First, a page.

Hold On to Your Tax Returns; Options for Students, Others to Get Help with Tax Information
Hold On to Your Tax Returns; Options for Students,
IRS Special Edition Tax Tip 2015-16
The IRS recommends that you always keep a copy of your tax return for your records. You may need copies of your filed tax returns for many reasons. For example, they can help you prepare future tax returns. You’ll also need them if you have to amend a prior year tax return. You often need them when you apply for a loan to buy a home or to start a business. You may need them if you apply for student financial aid.
If you can’t find your copies, the IRS can provide a transcript of the tax information you need, or a copy of your tax return. Here’s more information, including how to get your federal tax return information from the IRS:
Mortgage Applicants. If you are applying for a mortgage, most mortgage companies only require a tax return transcript for income verification purposes and participate in our IVES (Income Verification Express Service) program. If you need to order a transcript, please follow the process described above and have it mailed to the address we have on file for you. Please plan accordingly and allow for time for delivery.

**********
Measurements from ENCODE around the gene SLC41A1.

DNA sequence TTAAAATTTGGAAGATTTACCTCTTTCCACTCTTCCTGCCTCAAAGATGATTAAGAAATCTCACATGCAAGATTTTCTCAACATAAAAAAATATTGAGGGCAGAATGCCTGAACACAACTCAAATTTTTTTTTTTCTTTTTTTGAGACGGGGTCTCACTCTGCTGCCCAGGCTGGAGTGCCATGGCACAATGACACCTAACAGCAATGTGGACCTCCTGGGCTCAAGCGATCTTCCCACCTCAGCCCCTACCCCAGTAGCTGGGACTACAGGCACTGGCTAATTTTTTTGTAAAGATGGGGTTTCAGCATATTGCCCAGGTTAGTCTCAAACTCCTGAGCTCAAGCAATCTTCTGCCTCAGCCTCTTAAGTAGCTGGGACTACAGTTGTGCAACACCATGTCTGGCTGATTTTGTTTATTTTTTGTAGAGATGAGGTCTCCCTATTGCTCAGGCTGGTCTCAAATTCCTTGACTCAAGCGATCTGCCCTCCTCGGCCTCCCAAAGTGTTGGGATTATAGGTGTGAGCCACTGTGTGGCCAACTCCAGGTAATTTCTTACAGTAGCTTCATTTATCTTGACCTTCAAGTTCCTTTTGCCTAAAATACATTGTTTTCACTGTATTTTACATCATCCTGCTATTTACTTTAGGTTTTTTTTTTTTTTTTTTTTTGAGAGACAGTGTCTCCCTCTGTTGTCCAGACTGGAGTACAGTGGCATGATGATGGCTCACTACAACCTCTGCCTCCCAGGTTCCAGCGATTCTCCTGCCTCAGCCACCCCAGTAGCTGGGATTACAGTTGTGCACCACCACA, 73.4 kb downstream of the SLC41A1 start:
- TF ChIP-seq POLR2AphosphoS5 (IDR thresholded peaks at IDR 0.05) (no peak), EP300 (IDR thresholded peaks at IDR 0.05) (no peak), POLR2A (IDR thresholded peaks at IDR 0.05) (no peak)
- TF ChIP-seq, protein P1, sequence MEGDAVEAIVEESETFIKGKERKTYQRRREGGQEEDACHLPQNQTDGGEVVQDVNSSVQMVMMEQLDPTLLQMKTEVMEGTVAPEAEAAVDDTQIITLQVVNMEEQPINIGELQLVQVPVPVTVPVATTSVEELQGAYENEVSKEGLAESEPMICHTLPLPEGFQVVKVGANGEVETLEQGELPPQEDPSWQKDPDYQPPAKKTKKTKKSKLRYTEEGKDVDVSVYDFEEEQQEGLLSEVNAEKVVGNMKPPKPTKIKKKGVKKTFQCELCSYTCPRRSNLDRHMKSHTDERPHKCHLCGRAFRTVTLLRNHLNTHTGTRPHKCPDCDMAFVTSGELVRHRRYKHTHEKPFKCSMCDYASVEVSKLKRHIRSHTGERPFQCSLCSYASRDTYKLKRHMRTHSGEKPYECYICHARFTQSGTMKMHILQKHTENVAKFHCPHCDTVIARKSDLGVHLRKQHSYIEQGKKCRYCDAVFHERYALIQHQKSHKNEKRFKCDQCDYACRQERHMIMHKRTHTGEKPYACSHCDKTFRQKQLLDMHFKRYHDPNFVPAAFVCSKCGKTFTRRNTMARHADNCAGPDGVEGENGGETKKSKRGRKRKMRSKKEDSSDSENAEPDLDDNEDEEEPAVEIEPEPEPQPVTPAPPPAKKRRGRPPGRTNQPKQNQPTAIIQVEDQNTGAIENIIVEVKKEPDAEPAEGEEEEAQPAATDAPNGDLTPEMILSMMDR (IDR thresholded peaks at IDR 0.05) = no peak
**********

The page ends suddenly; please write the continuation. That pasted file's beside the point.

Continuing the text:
Disaster Victims. If you live in a federally declared disaster area, you can get a free copy of your tax return. Visit IRS.gov for more disaster relief information.
Financial Aid Applicants. If you are applying for financial aid, you can use the IRS Data Retrieval Tool on the FAFSA website to import your tax return information to your financial aid application. The temporary shutdown of the Get Transcript tool does not affect the Data Retrieval Tool. You may also click on their help page for more information.
If you need a copy of your transcript you should follow the information above to request it as soon as possible. It takes 5 to 10 calendar days for transcripts to arrive at the address the IRS has on file for you.
Identity Theft Victims. Did you receive a notice from the IRS about a suspicious return? Has the IRS notified you that it did not accept your e-filed return because of a duplicate Social Security Number? If you answered yes to either question, then you may be a victim of tax-related identity theft. If you are a tax-related identity theft victim you first need to file the Identity Theft Affidavit. If you are waiting for the IRS to resolve your case but need a transcript, you will need to call our Identity Protection Specialized Unit line to process your request. You can call the Unit at 800-908-4490. For more information please review our Taxpayer Guide to Identity Theft.
External Source | 07/31/2015
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